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Taiwan to allow organ donation after cardiac death

There are more than 9,000 candidates waiting for organ transplants, but only about 265 deceased donors available

Taiwan to allow organ donation after cardiac death

College of Medicine of National Taiwan University. Regulations are soon to be announced so hospitals could formulate procedures for non-heart-beating donations. (Photo supplied) 

ucanews.com reporter, Hong Kong
Taiwan

October 30, 2017

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Taiwan has approved so-called "non-heart-beating" donations of human organs, becoming the first Asian nation to do so.

Organ donations have been limited across Asia to cases of "brain death."

However, non-heart-beating donation has been practiced for more than a decade in western countries such as the UK, Netherlands, Spain, the United States and Canada.

Taiwan's Ministry of Health and Welfare expects that liberalization of its rules will allow organ donations to grow by 20 to 30 percent next year.

According to current Taiwanese official statistics, there are more than 9,000 candidates waiting for organ transplants, but only about 265 deceased donors available.

The shortage of organ donors means that many patients die before an organ becomes available.

The non-heart-beating donations consensus was reached on Oct. 5 during a meeting convened by government officials, medical experts and lawyers.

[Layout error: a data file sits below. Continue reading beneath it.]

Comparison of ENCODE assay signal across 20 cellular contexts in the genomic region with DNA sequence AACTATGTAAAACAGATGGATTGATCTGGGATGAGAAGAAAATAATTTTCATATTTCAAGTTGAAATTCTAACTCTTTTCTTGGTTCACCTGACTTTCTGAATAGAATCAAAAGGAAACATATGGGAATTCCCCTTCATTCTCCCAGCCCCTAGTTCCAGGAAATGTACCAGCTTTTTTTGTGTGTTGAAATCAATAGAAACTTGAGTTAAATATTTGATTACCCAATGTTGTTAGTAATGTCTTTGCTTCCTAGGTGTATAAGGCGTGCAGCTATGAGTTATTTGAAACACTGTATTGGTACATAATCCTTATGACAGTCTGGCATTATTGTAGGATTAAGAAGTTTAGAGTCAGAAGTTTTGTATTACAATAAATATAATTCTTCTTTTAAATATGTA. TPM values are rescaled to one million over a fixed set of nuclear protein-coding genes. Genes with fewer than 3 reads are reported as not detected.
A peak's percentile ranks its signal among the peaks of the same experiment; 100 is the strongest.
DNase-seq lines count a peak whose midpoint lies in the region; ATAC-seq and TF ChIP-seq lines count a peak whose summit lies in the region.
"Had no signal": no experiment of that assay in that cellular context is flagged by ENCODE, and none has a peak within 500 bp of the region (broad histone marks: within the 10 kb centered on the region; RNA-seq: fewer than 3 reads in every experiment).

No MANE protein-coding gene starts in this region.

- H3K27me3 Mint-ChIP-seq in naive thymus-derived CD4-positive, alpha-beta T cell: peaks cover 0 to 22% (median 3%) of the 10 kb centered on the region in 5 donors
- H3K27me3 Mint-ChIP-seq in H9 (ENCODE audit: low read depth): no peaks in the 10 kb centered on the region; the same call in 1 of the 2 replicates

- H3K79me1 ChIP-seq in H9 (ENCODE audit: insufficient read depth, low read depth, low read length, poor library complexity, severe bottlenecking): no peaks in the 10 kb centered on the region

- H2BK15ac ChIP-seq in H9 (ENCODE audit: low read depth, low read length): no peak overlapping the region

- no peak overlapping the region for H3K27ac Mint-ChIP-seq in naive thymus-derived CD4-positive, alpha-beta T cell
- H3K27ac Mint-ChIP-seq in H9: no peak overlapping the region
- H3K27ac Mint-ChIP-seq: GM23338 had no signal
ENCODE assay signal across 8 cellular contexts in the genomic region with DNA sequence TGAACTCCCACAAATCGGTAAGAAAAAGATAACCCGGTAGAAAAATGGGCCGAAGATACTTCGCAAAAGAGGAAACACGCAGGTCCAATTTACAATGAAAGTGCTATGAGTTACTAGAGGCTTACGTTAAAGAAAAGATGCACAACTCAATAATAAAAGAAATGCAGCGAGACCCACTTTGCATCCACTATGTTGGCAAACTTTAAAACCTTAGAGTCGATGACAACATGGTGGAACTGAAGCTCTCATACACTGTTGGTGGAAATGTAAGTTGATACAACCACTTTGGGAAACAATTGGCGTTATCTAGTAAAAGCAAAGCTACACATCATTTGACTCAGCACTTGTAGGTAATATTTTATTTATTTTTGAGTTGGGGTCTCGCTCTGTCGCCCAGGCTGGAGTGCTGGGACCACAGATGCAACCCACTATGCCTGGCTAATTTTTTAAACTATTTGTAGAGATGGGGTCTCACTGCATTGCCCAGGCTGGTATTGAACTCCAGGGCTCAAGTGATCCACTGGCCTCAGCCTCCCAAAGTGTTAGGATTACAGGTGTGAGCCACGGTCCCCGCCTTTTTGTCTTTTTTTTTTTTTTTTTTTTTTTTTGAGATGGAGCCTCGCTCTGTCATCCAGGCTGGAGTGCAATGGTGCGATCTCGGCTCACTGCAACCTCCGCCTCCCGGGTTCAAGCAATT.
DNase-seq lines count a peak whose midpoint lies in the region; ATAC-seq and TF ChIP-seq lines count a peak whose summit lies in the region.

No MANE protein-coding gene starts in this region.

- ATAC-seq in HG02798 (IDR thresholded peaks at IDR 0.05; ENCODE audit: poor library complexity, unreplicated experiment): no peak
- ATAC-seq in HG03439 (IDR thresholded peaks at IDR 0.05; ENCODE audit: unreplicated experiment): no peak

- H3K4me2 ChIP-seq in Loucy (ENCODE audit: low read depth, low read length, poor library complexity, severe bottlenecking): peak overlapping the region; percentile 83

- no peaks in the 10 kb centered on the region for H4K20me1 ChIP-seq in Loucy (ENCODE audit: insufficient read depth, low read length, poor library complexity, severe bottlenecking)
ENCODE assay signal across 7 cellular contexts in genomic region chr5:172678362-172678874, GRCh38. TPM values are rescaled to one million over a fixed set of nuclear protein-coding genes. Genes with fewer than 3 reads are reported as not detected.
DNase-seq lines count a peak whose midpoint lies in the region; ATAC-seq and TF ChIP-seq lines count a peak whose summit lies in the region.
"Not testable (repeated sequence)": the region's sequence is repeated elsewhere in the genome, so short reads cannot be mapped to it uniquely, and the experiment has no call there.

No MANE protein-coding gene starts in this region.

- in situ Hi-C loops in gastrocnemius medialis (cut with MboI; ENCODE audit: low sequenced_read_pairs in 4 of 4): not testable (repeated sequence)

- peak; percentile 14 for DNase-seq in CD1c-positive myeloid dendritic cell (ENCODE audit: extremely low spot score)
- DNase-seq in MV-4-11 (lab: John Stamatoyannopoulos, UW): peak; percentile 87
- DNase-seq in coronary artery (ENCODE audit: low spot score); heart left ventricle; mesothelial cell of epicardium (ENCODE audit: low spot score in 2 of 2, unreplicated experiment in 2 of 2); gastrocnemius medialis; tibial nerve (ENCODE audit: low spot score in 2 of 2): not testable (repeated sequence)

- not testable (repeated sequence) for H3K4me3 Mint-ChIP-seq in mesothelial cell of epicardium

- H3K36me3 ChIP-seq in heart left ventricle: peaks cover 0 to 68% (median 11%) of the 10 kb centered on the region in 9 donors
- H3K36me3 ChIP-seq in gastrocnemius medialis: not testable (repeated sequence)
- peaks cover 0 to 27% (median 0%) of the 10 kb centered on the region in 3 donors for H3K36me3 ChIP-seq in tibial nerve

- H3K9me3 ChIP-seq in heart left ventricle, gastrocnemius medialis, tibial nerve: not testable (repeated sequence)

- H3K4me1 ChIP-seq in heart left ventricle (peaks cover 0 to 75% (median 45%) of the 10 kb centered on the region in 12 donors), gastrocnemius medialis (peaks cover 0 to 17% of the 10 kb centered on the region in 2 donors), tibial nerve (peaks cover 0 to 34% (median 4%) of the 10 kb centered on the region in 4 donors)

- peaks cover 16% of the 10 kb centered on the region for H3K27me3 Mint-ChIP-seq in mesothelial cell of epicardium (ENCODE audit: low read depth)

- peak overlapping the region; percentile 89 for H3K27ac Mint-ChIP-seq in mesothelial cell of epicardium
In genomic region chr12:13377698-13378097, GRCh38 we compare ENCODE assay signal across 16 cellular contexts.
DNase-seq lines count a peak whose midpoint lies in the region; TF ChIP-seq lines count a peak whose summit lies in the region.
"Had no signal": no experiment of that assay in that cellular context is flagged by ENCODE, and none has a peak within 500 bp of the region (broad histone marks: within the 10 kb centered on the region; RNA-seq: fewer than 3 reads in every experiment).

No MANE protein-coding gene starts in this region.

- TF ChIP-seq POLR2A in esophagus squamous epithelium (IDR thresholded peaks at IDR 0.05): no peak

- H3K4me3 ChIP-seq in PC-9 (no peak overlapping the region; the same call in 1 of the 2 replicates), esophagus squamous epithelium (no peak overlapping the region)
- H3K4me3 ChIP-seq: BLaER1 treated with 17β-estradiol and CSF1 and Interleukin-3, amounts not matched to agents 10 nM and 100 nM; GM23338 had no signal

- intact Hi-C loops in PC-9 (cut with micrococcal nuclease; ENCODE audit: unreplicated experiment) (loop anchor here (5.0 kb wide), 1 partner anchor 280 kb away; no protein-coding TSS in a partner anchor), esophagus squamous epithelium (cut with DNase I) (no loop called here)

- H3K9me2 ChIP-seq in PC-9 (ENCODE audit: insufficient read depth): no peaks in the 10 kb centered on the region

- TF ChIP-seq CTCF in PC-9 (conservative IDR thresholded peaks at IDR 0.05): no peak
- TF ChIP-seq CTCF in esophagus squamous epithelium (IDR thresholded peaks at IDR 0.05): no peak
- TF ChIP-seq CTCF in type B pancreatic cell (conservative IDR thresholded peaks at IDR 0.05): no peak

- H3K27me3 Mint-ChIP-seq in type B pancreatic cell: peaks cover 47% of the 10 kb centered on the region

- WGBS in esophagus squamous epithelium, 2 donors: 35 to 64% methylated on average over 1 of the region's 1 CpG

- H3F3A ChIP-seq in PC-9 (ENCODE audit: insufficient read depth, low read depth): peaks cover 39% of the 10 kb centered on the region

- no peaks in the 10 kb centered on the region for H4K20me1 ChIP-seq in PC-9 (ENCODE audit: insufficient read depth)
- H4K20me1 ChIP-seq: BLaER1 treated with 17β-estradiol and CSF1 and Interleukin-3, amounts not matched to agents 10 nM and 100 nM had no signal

The meeting concluded with four criteria for organ donation after cardiac death, including a five-minute observation after the heart has stopped beating.

Shih Chung-liang, director general of the Department of Medical Affairs, said regulations would soon be announced so hospitals could formulate procedures for non-heart-beating donations.

Opponents worry that the new procedures will not conform to a 'dead donor' requirement prohibiting removal of organs that actually causes the death of the donor.

Some critics maintain that the five-minute observation period cannot ensure the patient is really dead.

In addition, organs quickly deteriorate after the heart stops beating.

So, there is a concern that the organs removed after the heart stops functioning will be more difficult to maintain in a good condition than those removed after brain death.

Chen Yih-sgarng, a professor of cardiovascular surgery at National Taiwan University, said non-heart-beat donation would in the first stage of the program be limited to cases where brain death could not be determined.

Criteria for hospice and palliative care would also have to be met, Chen said.

It was hoped that the number of organs donated would increase by about 70 annually.

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